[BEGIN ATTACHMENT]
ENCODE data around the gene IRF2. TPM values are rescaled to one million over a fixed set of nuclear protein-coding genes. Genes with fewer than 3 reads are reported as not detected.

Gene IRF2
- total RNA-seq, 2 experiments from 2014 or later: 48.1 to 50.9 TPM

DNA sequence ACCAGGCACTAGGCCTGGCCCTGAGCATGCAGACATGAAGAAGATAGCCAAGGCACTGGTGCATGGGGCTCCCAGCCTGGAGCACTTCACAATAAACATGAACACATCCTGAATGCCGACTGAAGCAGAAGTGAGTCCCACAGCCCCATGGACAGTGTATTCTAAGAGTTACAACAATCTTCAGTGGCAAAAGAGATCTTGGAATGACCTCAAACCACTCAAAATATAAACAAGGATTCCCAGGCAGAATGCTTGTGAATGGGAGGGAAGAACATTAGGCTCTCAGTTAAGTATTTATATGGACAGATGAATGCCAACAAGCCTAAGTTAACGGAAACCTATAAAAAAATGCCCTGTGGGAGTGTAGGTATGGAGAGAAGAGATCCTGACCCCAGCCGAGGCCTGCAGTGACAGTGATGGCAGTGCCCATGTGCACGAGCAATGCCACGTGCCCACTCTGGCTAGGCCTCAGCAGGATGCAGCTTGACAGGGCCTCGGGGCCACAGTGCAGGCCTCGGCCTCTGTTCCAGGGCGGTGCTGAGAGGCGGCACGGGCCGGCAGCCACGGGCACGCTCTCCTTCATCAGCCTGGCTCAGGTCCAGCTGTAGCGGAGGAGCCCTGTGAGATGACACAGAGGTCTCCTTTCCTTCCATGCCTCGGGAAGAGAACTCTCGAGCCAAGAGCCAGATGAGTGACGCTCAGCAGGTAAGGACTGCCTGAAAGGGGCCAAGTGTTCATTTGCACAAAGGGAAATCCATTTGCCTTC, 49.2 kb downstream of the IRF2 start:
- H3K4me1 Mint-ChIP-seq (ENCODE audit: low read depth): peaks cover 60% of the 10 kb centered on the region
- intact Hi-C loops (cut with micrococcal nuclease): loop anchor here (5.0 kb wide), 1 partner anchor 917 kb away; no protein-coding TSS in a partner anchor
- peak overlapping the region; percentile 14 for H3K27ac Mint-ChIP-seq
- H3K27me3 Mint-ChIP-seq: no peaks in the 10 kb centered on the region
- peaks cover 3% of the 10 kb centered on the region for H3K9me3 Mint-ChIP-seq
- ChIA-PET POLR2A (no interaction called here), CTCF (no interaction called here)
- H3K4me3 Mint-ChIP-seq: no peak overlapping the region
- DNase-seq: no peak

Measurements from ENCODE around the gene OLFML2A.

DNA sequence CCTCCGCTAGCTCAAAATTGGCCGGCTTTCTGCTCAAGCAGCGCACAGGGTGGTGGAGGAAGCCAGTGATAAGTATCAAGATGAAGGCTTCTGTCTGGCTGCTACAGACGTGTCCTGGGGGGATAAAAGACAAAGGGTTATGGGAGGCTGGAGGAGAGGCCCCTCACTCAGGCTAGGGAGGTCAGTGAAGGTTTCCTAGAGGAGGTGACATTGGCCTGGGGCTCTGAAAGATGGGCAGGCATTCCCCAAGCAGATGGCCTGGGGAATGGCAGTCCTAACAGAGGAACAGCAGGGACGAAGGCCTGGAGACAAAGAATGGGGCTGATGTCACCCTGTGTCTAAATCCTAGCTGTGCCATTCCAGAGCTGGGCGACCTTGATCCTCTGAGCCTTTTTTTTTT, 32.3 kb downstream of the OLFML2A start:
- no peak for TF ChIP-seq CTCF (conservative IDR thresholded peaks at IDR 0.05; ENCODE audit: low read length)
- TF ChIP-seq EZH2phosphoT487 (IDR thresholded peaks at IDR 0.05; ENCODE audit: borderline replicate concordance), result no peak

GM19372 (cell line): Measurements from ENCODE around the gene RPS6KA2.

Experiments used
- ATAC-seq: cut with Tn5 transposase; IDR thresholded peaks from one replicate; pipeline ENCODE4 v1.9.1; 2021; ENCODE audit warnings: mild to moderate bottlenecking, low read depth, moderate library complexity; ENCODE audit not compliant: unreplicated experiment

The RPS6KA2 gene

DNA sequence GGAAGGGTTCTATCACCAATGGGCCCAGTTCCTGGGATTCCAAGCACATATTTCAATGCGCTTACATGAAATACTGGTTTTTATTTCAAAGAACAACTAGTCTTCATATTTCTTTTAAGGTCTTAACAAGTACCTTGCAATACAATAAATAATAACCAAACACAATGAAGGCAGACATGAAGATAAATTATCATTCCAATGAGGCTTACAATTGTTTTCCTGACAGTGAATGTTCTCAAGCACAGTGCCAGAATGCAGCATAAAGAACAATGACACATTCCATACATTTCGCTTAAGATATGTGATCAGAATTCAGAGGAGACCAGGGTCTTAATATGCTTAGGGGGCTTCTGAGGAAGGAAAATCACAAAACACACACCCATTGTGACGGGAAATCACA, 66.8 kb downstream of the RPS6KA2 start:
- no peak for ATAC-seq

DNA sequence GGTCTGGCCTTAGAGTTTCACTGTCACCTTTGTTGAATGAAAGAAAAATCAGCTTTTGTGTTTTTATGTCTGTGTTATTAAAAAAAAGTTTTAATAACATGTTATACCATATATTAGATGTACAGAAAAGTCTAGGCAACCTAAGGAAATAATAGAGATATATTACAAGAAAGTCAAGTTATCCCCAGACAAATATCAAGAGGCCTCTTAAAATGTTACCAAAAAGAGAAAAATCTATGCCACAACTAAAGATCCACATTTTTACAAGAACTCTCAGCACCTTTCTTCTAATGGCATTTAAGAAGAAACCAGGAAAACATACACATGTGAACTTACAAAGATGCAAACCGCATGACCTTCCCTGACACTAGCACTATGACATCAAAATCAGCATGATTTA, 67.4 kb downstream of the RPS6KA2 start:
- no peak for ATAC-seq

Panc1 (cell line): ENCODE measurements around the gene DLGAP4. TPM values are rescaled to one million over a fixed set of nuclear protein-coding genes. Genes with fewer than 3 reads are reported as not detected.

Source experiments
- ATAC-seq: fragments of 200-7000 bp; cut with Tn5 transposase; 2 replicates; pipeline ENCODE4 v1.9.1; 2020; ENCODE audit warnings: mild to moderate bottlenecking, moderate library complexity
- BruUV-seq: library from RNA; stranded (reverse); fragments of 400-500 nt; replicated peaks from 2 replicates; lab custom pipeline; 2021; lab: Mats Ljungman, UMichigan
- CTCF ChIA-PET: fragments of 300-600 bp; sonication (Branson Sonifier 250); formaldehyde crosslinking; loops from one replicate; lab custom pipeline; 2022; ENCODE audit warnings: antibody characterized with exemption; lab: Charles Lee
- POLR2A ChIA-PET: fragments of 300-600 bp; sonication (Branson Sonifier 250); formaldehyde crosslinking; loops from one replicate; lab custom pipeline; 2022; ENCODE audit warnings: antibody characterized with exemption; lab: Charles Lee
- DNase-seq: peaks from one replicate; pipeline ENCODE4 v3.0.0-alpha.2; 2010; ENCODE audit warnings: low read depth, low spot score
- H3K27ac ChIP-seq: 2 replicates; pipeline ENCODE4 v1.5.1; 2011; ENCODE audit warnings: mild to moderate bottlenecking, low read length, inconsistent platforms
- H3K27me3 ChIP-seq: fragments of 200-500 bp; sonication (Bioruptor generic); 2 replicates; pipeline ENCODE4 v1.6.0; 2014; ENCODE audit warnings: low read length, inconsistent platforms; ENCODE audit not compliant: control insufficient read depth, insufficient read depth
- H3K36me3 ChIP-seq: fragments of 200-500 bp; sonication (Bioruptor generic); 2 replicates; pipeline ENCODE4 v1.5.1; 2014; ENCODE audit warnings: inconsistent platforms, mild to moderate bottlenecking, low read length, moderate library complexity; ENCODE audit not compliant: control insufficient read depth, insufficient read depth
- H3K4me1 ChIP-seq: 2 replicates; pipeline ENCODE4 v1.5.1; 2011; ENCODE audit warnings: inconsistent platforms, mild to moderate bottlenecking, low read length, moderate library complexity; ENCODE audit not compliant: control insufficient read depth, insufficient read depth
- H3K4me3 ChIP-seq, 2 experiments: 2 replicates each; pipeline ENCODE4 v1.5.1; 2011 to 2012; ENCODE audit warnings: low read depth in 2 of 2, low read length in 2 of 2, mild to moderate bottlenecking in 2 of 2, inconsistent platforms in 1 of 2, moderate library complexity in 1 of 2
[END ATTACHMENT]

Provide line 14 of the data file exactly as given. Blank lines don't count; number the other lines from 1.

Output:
DNA sequence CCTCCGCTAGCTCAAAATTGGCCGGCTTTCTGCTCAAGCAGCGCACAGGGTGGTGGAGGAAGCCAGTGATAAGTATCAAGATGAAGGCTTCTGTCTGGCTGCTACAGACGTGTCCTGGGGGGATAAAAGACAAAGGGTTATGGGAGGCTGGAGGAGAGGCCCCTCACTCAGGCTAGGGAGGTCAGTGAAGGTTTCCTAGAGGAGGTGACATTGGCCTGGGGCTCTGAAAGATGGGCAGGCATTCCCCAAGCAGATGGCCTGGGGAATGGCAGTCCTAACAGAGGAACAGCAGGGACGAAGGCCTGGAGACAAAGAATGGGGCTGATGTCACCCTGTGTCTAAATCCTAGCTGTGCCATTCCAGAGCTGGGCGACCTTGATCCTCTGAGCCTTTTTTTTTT, 32.3 kb downstream of the OLFML2A start: